The use of Internet-based activities is not something that is new to terrorists, or to Islamic Terrorist Organizations for that matter; indeed, it can be persuasively argued that these tactics have been in use by Al Qaeda (AQ) and its affiliates for nearly two decades. Some even argue that when the Islamic State first began in Iraq as the ISI, or Islamic State of Iraq, under Abu Musab al-Zarqawi’s leadership, its use of Internet-based activities was a vital part in establishing its presence as a significant and violent force within the region.

    Since approximately 2011, however, the world has seen a more advanced and pronounced amount of online activity from the Islamic State, with its Internet-based activities and propaganda efforts occurring with more frequency and growing more common. What once may have been a time-consuming and resource-depleting project to upload a single beheading video is now certainly more routine; to be sure, a major campaign has evolved across multiple online platforms, one involving or engaging strategic messaging, information warfare, recruiting, and important command and control efforts.

    As this evolution has taken place, the tactics and techniques used by IS—especially compared to those of AQ—have also evolved. Al Qaeda’s style: initiate information propagation in a closed forum where only vetted members enjoy exclusive access. Then, rely on this group to promote the information into the mainstream media. From there, users on social media pick up the important points and promote it further before the cycle repeats. AQ thus establishes a specific goal and purposely uses the Internet to advance this goal in a deliberate, controlled fashion.

    In contrast, IS messaging is disseminated in a much more diverse manner, reaching mainstream news outlets and closed forums after IS engages and releases such information through social media channels. It is an effective model: the organization’s message is propagated immediately and widely; encrypted mobile applications and “dark web” engagements enable and augment the integrity of closed forums; and, ultimately, fundraising efforts, high-level command and control communications, and the sale of illicit goods are facilitated. What once required access to fast super-computers and stable Internet connections is now accomplished through the use of smart phones and social media—enabling the sharing of information in real time with tens of thousands of jihadists and potential recruits and an even broader network of support. The notable shift has been recognized by the Threat Knowledge Group:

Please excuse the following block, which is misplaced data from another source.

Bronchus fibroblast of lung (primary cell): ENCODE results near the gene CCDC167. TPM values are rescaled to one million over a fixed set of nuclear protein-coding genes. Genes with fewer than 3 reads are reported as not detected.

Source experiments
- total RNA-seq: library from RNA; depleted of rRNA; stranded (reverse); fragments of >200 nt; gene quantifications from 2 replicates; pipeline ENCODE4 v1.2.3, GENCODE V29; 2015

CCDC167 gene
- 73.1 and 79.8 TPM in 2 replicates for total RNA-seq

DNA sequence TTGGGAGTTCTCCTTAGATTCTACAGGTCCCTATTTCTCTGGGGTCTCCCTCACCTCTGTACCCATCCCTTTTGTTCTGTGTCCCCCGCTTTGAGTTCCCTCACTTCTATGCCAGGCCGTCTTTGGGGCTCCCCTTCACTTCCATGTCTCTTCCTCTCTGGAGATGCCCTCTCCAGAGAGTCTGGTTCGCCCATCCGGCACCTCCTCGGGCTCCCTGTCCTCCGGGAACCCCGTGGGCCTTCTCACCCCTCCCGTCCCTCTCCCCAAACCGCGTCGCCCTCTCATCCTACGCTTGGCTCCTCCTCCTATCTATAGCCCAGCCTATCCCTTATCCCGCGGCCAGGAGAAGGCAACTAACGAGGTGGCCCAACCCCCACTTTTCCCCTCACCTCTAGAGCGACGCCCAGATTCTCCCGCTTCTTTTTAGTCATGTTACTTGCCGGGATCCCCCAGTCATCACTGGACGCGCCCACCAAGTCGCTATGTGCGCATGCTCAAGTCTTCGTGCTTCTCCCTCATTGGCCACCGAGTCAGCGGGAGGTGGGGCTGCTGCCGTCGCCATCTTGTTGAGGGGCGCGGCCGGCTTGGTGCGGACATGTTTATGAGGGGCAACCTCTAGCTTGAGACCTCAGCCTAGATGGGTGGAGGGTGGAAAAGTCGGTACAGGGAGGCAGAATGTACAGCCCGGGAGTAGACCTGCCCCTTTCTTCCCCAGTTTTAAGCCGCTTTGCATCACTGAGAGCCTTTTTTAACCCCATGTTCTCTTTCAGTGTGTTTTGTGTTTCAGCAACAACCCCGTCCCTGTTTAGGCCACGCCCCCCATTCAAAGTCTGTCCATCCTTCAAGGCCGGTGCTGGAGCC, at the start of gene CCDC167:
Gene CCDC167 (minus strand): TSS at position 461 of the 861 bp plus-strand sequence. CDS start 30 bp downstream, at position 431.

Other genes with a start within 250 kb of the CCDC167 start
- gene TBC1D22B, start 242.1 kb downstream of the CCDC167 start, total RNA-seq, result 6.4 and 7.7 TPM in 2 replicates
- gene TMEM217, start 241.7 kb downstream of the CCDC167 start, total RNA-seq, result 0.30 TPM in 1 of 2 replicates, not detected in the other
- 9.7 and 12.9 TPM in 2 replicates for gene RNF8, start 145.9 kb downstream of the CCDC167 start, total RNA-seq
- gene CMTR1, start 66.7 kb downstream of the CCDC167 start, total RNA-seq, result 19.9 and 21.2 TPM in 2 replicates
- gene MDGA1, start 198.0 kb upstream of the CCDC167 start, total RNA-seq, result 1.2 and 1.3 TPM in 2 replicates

“ISIS, or the Islamic State (IS) as it now calls itself, is a far deadlier enemy than Al Qaeda, especially in its understanding and use of Information Warfare and Psychological Operations (PSYOP). A fully fledged insurgency which has recruited tens of thousands of fighters and controls large parts of Iraq and Syria, IS is especially skilled in the exploitation of global social media networks to radicalize, indoctrinate and recruit.” [1]

    For example, Twitter has become an important new online tool for jihadists because of its ease of use and ability to provide real time updates to an unlimited number of viewers. Furthermore, Twitter provides the user community the choice of remaining somewhat anonymous, with its alias and muse status options. Indeed, IS’s use of Twitter and its members’ presence there can now be a good indication of their larger social media use.

    Consequentially, IS’s use of Twitter has been countered with online tactics, and effectively so, with Twitter’s mass shut down of IS-associated accounts and “take-overs” by the cyber-vigilante group Anonymous serving as prime examples. But such tactics have caused IS to adapt as well. Twitter still remains a popular platform for the extended IS community and Twitter as a medium can be a great starting place for researchers and analysts to gain significant insight into IS’s use of social media. Common hashtags, memes, pictures, links to videos and other sites can be monitored and utilized to follow IS activity and perhaps even operations.

    Especially recently, IS online activity has expanded and has grown to include many other platforms and mobile applications for the promotion of its agenda. Over a year ago, for example, SITE Intelligence Group reported on the shift from Twitter to Friendica, an announcement that was made – oddly enough – on Twitter: “In an unexpected move, media outlets of the Islamic State (IS) have announced that they will be suspending Twitter posts for an unspecified amount of time as the group has moved to a different social media outlet. The Twitter account of al-Battar Media, an Arabic-language group dedicated to promoting IS propaganda, declared in a July 12, 2014, tweet that select IS groups should redirect activity to a European server of the social network Friendica: